Wednesday, May 26, 2010

Really? REALLY?!

This is usually the annual night where I write about the American Idol finale, and I will do that, but I've gotta say, I'm left a little wanting.
Wanting something relevant. For real? The only relevant artist on the finale was Christina Aguilera and they didn't even bother to tell her to sing into the microphone if she wants us to hear her over-use her runs? (they also forgot to tell her to wear pants) Don't get me wrong. I love Alanis Morissette more than you'd believe and Janet Jackson is perfection (though she's protesting the use of human hair in weaves or something), but really? Hall and Oates? Joe Cocker? Michael McDonald? Alice Cooper? Brett Michaels? (I get that he is on some sort of look-at-me-I'm-alive victory lap but still)
The best part of the whole thing was when they had all the previous idols come out and sing to Simon (sans one David Cook...) and having Paula come out there and prove that she's still the judge that people want to see. You know that made Ellen all kinds of uncomfortable. You know it did. And I love it.
Well...the best part of the whole thing actually was when Dane Cook was "singing" that ridiculous song that he thought was funny and all the rejects came out and RUINED the joke. Way to go man who doesn't matter. Way to go.
But after a lackluster season and an even more lackluster winner, the finale is always worth watching, for exactly the reasons listed above. It never fully makes sense (remember Meatloaf and Katharine McPhee singing together?) and always has something surprising. (remember when our asian friend sang "I am Your Brother" with the USC marching band? That was television brilliance) But the real reason to watch it is the fact that it's a culturally relevant event. While that star seems to be fading, it's still a program that's churning out artists that are selling records.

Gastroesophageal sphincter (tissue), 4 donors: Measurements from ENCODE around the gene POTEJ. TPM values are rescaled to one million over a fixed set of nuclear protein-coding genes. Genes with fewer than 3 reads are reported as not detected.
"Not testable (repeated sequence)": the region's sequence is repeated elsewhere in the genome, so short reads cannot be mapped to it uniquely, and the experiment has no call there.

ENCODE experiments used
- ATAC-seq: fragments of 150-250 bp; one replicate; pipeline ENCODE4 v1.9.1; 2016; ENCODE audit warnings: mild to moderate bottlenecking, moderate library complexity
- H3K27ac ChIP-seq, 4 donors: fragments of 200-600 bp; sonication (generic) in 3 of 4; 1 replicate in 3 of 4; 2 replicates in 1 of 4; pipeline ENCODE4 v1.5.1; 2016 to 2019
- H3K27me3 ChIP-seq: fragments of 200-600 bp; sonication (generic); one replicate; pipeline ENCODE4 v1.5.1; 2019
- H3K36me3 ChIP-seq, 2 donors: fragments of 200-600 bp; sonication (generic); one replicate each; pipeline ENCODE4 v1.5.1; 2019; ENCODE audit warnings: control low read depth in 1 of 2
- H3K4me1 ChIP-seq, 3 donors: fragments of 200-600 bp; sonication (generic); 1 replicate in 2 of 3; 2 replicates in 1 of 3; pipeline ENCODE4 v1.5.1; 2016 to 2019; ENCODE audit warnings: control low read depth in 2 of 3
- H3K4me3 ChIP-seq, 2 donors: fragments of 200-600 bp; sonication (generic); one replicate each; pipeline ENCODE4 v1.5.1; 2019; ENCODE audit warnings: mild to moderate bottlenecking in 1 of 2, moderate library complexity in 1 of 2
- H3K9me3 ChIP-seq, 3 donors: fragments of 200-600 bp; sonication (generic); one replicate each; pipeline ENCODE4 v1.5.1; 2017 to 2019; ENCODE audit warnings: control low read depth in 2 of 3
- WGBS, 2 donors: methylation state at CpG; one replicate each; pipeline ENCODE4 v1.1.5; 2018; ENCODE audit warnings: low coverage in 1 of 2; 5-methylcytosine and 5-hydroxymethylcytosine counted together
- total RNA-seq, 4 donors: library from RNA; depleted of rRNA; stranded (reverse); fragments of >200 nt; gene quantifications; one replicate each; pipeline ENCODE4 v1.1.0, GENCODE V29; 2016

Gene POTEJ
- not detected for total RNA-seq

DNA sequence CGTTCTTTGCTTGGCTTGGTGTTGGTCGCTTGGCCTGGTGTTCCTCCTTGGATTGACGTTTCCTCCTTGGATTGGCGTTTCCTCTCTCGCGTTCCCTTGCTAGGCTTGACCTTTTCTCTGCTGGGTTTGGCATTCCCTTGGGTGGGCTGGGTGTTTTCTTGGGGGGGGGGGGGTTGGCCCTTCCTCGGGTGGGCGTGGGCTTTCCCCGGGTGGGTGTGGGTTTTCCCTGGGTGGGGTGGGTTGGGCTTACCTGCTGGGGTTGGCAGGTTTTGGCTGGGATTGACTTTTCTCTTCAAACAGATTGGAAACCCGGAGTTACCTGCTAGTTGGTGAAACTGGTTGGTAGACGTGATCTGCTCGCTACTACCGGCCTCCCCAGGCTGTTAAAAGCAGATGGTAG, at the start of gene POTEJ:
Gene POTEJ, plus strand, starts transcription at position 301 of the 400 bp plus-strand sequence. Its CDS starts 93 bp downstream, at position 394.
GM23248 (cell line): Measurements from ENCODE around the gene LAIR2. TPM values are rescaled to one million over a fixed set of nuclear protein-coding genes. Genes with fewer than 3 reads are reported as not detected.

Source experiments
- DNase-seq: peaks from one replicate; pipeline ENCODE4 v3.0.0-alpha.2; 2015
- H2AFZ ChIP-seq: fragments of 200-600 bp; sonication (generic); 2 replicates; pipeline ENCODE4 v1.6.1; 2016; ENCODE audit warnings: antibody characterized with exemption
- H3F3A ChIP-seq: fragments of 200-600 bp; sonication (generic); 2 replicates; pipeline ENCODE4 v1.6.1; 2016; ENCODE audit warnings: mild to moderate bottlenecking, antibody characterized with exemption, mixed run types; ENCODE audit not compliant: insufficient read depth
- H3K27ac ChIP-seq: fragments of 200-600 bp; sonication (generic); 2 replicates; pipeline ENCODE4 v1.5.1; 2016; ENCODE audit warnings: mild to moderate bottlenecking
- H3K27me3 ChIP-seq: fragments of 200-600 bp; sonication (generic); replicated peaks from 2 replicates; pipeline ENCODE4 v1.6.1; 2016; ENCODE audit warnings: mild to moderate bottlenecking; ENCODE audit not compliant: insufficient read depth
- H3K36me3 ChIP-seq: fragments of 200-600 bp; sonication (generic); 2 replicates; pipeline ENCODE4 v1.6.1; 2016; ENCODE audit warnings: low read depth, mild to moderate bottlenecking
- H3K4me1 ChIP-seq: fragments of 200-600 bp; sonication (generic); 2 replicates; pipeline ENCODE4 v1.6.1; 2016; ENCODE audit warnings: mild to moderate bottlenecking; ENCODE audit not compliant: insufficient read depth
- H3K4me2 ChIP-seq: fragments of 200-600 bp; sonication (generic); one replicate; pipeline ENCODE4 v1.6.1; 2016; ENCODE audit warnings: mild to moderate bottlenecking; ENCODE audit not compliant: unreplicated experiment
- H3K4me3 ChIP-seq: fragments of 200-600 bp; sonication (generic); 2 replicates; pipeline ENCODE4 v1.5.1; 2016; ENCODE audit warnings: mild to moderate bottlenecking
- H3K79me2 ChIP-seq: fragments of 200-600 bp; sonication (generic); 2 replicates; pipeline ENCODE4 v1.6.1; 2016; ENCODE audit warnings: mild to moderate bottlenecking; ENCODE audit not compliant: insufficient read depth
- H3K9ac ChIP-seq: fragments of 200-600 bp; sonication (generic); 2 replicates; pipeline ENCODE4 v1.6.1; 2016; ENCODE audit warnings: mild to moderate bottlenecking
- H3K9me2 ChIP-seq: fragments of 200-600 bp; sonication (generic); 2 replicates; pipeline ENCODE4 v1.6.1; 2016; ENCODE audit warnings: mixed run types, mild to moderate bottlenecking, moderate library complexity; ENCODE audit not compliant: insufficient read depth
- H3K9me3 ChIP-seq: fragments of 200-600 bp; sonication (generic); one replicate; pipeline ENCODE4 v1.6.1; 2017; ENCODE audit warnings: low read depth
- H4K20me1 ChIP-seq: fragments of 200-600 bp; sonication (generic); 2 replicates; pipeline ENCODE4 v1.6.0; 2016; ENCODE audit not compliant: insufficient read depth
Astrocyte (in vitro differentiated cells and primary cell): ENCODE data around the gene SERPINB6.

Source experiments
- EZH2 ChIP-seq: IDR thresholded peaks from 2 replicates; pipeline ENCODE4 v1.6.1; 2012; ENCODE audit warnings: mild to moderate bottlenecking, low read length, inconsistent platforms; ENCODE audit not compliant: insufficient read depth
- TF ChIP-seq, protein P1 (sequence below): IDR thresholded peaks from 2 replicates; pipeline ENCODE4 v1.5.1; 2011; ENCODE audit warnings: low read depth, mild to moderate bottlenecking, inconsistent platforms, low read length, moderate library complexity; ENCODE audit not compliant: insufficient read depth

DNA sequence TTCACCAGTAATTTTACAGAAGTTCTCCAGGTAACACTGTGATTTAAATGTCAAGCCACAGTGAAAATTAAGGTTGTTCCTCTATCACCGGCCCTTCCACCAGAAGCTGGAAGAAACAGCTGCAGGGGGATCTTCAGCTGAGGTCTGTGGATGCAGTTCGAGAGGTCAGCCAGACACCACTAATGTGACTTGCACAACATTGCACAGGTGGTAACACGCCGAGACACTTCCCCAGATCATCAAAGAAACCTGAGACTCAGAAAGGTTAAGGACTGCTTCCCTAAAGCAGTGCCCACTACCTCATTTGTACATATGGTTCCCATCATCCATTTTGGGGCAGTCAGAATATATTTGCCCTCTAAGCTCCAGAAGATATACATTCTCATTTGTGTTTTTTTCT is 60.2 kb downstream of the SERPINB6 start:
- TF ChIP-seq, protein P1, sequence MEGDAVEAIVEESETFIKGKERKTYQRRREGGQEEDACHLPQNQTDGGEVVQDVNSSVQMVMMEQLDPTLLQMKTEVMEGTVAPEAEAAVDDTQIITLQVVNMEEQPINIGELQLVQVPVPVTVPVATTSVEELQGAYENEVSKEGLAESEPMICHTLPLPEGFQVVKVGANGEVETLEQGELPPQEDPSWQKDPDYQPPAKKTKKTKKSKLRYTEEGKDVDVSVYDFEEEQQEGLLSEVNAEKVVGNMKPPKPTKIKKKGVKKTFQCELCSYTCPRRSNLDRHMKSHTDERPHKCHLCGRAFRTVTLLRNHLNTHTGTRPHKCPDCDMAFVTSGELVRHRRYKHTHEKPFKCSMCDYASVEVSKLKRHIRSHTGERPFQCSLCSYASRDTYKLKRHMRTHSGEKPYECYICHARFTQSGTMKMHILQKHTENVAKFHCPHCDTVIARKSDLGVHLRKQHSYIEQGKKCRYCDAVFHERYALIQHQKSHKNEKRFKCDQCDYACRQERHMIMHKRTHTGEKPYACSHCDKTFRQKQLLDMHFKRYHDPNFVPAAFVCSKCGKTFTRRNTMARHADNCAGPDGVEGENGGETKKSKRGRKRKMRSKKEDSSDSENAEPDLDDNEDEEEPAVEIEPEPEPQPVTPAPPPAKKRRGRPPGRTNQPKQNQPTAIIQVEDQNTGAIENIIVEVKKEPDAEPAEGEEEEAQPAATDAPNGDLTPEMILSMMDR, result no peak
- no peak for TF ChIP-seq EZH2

I had an argument with a friend a little while ago about what constitutes a "television event" and my definition of an event is something that brings multiple platforms and people together to one epicenter. That's what an Idol finale does. It brings fans of the show, amateur singers, the top of the pop world, (and apparently a lot of passe singers and older rockers lamenting the loss of their youthful fan bases.) It's bigger than just the show. It's bigger than just the winner. It's something that spans the zietgiest because the ripple effects of the people on this show have the potential to go on for years. After all, we can all agree that Kelly Clarkson and Carrie Underwood aren't going anywhere anytime soon.
So Simon's leaving and there will no doubt be countless changes made to the show to cope with the loss of it's true star, but that's alright. Really, it could be exciting to see how things change because this is a show that needs some changing.
Saying that brings to mind the commercials for SYTYCD that aired during almost every commercial break. I've ragged on this show for a long time now. Recap: I loved it, it was perfect, they made changes that didn't need to be made, they lost half their audience, and it's fallen from grace. Now they're changing it even more by bringing past contestants back onto the show and the main reason to watch, Mary Murphy, won't be on the panel each week. They might as well call it "Dancing with the So You Think You Can Dance Stars" and have silly Brooke Burke take the exquisite Cat Deeley's place.
Alas, it's changing and I'm gonna give it a shot. After all, Mark Kanemura is gonna be on there and he's the best contestant they've ever had on that show (if I do say so myself).
So here's to the completion of Idol and the start of SYTYCD. May Cat Deeley make up for all things Seacrest.

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